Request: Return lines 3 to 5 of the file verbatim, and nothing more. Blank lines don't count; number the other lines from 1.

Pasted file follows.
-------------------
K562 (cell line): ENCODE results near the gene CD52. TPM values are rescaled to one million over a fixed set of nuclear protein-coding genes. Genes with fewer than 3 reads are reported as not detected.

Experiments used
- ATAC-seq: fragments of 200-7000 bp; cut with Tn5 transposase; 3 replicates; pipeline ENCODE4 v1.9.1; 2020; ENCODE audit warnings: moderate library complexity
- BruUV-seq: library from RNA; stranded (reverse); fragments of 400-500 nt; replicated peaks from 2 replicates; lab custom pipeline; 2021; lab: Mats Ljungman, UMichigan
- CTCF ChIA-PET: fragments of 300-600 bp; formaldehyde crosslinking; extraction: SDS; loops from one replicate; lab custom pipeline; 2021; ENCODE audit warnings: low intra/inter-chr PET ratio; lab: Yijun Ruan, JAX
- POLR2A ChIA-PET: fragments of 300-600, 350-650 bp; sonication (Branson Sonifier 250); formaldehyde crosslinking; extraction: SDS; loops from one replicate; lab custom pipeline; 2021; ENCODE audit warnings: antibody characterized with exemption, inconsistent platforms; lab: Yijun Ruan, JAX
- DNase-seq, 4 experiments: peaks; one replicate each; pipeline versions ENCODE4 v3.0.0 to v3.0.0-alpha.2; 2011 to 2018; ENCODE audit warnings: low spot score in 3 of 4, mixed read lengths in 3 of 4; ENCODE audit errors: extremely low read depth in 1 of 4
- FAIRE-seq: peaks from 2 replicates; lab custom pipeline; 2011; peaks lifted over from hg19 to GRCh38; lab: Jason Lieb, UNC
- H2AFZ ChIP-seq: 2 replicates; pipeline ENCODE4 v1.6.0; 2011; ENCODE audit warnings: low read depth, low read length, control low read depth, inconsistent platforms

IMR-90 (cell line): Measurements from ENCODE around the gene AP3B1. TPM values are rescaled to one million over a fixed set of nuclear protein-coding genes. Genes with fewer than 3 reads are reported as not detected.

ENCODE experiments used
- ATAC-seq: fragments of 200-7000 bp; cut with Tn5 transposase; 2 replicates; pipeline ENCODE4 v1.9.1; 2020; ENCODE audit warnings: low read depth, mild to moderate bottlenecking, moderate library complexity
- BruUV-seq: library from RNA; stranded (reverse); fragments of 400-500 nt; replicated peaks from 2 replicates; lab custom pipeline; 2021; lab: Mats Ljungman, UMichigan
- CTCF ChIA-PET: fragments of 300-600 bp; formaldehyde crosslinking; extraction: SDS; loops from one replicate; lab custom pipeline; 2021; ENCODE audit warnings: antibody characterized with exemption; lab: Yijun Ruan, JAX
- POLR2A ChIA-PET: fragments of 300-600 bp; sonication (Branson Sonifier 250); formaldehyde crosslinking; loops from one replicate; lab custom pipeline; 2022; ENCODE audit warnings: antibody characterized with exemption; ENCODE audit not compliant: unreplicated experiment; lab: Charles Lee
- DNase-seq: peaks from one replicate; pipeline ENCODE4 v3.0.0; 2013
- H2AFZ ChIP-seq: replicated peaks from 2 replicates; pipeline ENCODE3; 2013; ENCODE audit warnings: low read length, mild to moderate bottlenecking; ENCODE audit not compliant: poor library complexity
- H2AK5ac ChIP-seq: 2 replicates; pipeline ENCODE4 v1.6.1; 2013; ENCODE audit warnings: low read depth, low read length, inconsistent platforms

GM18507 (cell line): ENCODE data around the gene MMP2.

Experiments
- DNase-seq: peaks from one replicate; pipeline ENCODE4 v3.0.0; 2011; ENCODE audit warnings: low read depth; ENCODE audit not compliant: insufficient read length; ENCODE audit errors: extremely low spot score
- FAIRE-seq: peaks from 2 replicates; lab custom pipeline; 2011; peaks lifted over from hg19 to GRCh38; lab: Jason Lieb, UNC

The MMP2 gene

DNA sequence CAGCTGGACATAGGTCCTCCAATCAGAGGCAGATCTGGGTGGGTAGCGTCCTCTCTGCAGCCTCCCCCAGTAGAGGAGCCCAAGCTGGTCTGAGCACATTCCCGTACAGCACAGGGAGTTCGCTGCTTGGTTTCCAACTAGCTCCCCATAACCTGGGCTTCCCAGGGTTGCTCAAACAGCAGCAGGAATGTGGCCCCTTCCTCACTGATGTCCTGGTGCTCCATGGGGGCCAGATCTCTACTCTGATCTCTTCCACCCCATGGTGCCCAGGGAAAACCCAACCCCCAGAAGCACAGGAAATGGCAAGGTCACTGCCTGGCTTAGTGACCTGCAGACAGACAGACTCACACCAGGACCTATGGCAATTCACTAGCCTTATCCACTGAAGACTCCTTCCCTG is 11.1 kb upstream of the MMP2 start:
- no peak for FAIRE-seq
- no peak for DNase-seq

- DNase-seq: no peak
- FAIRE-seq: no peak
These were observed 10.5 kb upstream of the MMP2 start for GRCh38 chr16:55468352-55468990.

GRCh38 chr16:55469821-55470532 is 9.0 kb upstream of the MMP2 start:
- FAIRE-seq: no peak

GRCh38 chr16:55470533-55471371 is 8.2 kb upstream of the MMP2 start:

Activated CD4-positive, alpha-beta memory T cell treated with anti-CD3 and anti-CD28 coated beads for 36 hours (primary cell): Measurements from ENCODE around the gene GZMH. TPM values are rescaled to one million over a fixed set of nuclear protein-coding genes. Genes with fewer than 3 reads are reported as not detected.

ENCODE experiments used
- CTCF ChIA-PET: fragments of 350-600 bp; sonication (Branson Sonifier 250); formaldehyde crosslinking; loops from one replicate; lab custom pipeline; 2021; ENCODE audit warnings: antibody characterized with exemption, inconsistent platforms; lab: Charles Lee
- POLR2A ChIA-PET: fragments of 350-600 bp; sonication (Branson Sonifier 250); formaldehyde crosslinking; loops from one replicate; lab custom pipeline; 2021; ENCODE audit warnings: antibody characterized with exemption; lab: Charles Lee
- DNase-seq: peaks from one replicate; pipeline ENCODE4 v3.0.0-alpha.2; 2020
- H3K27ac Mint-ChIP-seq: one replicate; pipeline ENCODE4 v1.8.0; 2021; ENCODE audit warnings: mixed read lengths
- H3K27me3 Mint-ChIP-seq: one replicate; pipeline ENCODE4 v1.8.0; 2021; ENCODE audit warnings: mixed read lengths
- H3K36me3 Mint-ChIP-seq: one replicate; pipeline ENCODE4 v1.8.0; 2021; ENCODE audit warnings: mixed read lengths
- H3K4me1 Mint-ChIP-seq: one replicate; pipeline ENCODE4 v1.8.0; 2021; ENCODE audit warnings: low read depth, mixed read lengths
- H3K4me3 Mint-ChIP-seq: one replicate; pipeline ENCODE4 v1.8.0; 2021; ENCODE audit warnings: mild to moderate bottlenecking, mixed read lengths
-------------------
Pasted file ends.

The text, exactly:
- ATAC-seq: fragments of 200-7000 bp; cut with Tn5 transposase; 3 replicates; pipeline ENCODE4 v1.9.1; 2020; ENCODE audit warnings: moderate library complexity
- BruUV-seq: library from RNA; stranded (reverse); fragments of 400-500 nt; replicated peaks from 2 replicates; lab custom pipeline; 2021; lab: Mats Ljungman, UMichigan
- CTCF ChIA-PET: fragments of 300-600 bp; formaldehyde crosslinking; extraction: SDS; loops from one replicate; lab custom pipeline; 2021; ENCODE audit warnings: low intra/inter-chr PET ratio; lab: Yijun Ruan, JAX